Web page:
The robots are coming!
But will they free or enslave us?
Our future hinges on whether
we create R2-D2s or C-3POs.
For as long as humans have dreamt of loafing, we have hoped — and feared — that robots could relieve some of the workload. (Aristotle predicted that automatons would one day put an end to slavery. Maaaaaybe — or they might enslave us!)
Robots have been pervasive for generations, but almost entirely in the hypothetical sense. Our childhoods were packed with the idea of robots — in our movies, our cartoons, our toys, our music, our police force, and our cereal.
Like a Spielbergian cliche, I grew up in rural America dreaming of a robot future. The movies, books, and television of my youth were vividly precise about that future, with only two possible outcomes:
A) Robotics will deliver an economic paradise where butler droids serve every desire, need, and whimsy.
B) Robotics will destroy human civilization.
So far, no robot has served me a tray of canapés with witty banter. A bot has served me crippling defeat in computer chess, but that trend does not seem to portend a robot insurrection.
The most influential android in my life might be the one that caused reckless dancing at a junior high dance. This guy, Mr. Roboto:
Domo arigato, Mr. Roboto. Domo. Domo.
Thank you very much, Mr. Roboto
In its own electro-dippy way, that song perfectly depicted the contrasting characterizations of our robot future. On one hand, Mr. Roboto foretold a utopia devoid of dreary labor:
For doing the jobs that nobody wants to
And thank you very much, Mr. Roboto
For helping me escape just when I needed to
But on the other, Mr. Roboto envisioned a dystopian nightmare ruled by diabolical technology:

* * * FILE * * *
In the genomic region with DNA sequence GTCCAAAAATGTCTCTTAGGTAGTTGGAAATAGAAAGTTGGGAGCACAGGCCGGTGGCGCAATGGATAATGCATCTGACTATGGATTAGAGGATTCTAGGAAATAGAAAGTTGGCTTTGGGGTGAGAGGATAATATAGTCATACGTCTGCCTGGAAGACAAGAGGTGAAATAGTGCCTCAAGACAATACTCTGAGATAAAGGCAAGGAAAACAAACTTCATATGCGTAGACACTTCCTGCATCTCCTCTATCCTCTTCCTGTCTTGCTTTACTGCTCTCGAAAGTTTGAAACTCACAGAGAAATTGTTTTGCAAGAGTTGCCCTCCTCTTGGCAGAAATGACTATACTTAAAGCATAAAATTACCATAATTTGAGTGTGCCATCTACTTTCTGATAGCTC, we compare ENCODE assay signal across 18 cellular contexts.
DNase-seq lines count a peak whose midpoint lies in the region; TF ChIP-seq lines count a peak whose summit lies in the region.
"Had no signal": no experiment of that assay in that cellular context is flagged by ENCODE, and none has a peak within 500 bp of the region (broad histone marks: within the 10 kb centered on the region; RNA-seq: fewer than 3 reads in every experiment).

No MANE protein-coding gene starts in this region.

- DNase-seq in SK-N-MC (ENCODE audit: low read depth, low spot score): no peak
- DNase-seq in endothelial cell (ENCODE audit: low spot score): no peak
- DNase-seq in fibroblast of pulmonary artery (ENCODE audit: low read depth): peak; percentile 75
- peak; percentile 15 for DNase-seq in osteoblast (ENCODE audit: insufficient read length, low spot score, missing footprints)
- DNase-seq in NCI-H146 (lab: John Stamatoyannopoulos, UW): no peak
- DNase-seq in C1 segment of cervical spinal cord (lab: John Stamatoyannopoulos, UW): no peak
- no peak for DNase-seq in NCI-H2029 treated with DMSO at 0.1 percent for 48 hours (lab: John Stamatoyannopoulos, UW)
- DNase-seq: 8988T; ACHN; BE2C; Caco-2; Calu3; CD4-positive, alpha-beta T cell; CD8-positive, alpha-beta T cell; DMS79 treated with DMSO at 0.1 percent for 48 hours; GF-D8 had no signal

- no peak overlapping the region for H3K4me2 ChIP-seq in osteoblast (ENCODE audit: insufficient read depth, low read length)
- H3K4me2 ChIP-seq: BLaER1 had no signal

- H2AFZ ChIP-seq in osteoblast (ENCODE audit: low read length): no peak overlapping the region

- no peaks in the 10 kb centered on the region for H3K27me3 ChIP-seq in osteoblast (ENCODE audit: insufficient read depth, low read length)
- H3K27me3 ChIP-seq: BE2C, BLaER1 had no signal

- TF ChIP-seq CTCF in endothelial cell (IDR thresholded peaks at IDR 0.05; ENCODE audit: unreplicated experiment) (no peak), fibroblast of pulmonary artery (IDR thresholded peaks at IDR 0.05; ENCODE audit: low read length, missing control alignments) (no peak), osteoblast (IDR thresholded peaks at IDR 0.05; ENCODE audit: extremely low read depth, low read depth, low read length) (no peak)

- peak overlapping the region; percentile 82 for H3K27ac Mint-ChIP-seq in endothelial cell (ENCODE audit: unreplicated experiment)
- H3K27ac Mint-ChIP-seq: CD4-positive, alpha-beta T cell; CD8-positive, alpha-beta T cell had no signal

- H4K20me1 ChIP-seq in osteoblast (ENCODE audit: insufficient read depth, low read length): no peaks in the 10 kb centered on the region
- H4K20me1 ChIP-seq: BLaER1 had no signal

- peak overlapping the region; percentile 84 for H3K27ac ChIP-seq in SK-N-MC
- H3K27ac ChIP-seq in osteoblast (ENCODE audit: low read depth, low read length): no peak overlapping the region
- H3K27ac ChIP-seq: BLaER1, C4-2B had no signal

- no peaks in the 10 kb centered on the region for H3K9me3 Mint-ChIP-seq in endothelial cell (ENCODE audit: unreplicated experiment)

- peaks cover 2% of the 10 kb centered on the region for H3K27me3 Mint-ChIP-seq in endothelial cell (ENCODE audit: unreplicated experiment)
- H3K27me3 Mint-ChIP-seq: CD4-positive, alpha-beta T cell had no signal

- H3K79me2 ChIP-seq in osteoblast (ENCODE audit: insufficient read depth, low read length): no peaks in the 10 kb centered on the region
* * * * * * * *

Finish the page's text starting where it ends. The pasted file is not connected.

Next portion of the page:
The problem’s plain to see: too much technology.
Machines to save our lives. Machines dehumanize.
Styx — and I say this with immense surprise — perfectly hypothesized the predicament of mechanization: Robots will be either resourceful R2-D2s or despotic C-3POs.
Whooooa, we’re getting ahead of ourselves….
Kilroy! Kilroy! Kilroy!
Listen too closely, and all you will hear in Mr. Roboto is an icky clash of class anxiety and race baiting. (Japanophobia was a well-worn trope in the ’80s.) Such is the dubious role that robots were assigned for generations: Awkward metaphors for human folly.
But all that is changing, right now, in real time. Robots are no longer metaphors for things — they are the things.
Our daily news streams are now packed with stories about automated androids, dispassionate drones, and diabolical bots. To get a sense of how dominant the narrative of a robotized economy has become, I offer a small collection of news headlines:
Just One Robot-Related Story from
Every Month Over the Past Year
- December 2013: Amazon announces a drone delivery program called Amazon Prime Air in a 60 Minutes segment, causing Twitter to become unreadable for the next 24 hours.
- January 2014: Her, a movie in which an oafish writer (Joaquin Phoenix) falls for a disembodied robot voice in the cloud (Scarlett Johansson), receives an Oscar nomination for Best Picture and later wins Best Original Screenplay.
- February 2014: Google finalizes its purchase of a robotic thermostat for $3.2 billion — the seventh robotics company it has purchased in the past six months.